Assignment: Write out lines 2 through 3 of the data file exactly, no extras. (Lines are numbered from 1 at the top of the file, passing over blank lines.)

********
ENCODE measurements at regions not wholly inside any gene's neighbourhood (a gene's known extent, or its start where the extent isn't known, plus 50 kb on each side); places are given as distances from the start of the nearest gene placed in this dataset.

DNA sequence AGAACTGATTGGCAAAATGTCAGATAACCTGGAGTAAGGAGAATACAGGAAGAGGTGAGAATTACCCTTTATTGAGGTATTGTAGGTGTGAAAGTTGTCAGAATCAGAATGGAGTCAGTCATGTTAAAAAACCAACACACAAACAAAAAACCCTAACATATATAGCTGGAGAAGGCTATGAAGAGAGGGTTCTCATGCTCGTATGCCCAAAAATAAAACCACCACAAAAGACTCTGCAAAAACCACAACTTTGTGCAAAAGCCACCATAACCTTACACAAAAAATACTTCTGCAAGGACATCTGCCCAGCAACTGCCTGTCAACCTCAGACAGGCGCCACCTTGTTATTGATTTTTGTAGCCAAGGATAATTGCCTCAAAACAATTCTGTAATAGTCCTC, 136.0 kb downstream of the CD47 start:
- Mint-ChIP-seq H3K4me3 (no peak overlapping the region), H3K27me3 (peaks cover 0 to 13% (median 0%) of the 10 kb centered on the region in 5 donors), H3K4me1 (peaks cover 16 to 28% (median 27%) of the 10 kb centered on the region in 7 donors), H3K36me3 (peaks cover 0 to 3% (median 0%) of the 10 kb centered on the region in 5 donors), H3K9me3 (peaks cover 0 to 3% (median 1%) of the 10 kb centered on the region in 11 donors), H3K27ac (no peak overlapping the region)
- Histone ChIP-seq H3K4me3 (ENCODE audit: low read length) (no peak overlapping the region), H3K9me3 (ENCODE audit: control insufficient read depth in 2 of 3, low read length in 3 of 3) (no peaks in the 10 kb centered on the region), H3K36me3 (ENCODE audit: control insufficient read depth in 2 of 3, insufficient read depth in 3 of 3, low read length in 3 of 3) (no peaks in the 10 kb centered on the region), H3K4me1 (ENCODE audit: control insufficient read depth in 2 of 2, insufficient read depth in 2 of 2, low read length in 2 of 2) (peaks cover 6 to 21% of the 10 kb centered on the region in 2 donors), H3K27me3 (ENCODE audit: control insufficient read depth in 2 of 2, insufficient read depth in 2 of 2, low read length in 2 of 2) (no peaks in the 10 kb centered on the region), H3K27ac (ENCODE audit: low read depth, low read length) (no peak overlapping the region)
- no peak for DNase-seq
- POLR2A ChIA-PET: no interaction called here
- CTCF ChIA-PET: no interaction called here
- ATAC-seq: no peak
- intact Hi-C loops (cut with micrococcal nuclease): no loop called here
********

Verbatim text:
DNA sequence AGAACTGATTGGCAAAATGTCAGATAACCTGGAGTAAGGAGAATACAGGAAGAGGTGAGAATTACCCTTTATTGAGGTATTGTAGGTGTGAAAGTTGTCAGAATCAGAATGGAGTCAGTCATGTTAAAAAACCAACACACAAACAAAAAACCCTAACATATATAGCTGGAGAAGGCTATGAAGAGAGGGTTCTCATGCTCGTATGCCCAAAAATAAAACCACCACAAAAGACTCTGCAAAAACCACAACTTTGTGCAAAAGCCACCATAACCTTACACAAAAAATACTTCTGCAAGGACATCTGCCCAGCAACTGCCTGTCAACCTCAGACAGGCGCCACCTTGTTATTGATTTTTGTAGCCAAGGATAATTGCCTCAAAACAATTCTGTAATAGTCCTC, 136.0 kb downstream of the CD47 start:
- Mint-ChIP-seq H3K4me3 (no peak overlapping the region), H3K27me3 (peaks cover 0 to 13% (median 0%) of the 10 kb centered on the region in 5 donors), H3K4me1 (peaks cover 16 to 28% (median 27%) of the 10 kb centered on the region in 7 donors), H3K36me3 (peaks cover 0 to 3% (median 0%) of the 10 kb centered on the region in 5 donors), H3K9me3 (peaks cover 0 to 3% (median 1%) of the 10 kb centered on the region in 11 donors), H3K27ac (no peak overlapping the region)